We end this special page on ComFest 2009 with a report from a man who lives in Columbus:

There were definitely more topfree women than ever, most of them young, late teens, early twenties, and most had some body paint. I personally observed about a dozen scattered women on Saturday afternoon, but there had to have been a hundred or more women enjoying their freedom over the three days of the event. Everyone I spoke to agreed that the number of topfree women was up dramatically.

I did not detect any reactions from the crowd. There were tons of kids everywhere, and when barebreasted women passed by they were oblivious to them. One little boy that I observed was much more interested in banging a stick against a tree than with looking at topfree women. I did not see any parent try to shield a child's eyes, or move children away.

ComFest is many things to the community, but I think that most people go down to enjoy the park, the weather, the food, and do some old-fashioned people watching. Topfree women did not elicit any more stares than the shirtless men, people with provocative t-shirts, and cute kids with popsicles.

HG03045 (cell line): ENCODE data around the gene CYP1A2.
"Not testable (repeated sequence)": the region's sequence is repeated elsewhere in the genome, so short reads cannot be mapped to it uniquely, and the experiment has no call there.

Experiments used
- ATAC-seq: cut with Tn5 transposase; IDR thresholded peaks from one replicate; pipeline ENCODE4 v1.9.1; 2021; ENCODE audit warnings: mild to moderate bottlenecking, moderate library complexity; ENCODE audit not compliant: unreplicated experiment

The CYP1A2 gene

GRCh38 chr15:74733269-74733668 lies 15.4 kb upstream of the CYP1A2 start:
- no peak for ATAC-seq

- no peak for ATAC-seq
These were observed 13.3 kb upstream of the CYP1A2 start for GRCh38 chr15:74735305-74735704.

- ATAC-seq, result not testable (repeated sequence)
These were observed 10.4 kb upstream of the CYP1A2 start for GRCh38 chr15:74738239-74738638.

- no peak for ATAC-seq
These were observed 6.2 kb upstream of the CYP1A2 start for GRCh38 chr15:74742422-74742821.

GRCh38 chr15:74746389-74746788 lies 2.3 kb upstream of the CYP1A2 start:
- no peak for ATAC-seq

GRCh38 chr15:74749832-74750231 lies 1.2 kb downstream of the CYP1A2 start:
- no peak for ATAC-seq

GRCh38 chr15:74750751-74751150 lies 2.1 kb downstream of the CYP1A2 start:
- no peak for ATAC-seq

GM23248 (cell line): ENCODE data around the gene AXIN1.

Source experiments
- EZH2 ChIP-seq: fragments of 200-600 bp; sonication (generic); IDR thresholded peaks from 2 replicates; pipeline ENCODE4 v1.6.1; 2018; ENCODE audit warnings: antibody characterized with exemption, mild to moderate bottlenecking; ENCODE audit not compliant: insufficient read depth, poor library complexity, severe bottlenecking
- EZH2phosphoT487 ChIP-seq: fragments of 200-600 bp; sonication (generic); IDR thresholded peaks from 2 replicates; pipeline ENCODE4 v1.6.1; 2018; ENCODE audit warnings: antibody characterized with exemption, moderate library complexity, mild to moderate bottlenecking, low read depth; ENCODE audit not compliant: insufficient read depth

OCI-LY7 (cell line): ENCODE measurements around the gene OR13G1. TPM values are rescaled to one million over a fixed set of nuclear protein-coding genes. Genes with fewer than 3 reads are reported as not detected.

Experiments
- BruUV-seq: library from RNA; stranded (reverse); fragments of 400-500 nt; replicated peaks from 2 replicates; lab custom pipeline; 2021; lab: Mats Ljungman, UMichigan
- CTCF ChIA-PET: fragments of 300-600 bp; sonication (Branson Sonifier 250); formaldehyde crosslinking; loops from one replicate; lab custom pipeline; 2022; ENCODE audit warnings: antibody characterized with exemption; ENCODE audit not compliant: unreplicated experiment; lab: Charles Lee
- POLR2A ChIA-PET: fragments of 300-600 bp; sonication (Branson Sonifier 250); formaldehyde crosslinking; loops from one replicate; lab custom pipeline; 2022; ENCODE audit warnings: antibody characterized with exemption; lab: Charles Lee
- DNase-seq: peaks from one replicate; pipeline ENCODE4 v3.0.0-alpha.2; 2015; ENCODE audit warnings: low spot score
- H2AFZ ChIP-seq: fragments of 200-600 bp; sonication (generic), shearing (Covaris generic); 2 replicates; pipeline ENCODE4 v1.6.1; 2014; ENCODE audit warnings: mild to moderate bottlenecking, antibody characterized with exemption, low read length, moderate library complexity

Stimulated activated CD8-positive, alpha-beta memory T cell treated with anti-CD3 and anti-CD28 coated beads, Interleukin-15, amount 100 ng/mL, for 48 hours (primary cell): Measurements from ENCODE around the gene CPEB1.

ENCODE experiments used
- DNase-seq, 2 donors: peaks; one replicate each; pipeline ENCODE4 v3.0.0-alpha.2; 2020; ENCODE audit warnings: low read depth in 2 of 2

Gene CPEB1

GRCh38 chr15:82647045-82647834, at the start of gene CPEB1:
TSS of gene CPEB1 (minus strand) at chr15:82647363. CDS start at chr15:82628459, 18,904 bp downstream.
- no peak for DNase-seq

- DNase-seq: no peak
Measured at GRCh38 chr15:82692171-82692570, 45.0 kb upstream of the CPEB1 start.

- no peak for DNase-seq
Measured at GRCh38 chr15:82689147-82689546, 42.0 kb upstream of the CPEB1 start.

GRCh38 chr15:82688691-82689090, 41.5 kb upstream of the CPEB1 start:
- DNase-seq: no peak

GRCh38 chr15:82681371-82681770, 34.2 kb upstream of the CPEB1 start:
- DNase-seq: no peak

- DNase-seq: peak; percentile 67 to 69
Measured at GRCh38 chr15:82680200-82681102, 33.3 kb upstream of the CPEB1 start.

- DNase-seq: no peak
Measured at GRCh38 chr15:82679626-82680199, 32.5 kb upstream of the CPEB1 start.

While the festival is founded in "leftist" principles, the makeup of the crowd resembles what you would find on a typical day at the Ohio State Fair. Estimates were that 60,000 people would attend this year, and since the weather was great, the number could turn out to be greater.

At one point I observed a group of about six young women, apparently just as one of them had decided to remove her top. One of the other women appeared to be taken aback a bit, but after a moment or two she began to remove her top, too. This was on a path right in the heart of the park with hundreds of people all around. When the second top was removed, the other women in the group began to applaud. had a nice setup with a couple of topfree women inside the booth. I didn't get a chance to stop and chat, because they were busy talking to some people. I doubt that their efforts played a large part in encouraging women to go topfree, but perhaps they inspired some. My feeling is that the women were inspired by each other, the weather, and a shifting culture.

All in all I'd say it was a triumph for topfreedom this weekend in Columbus.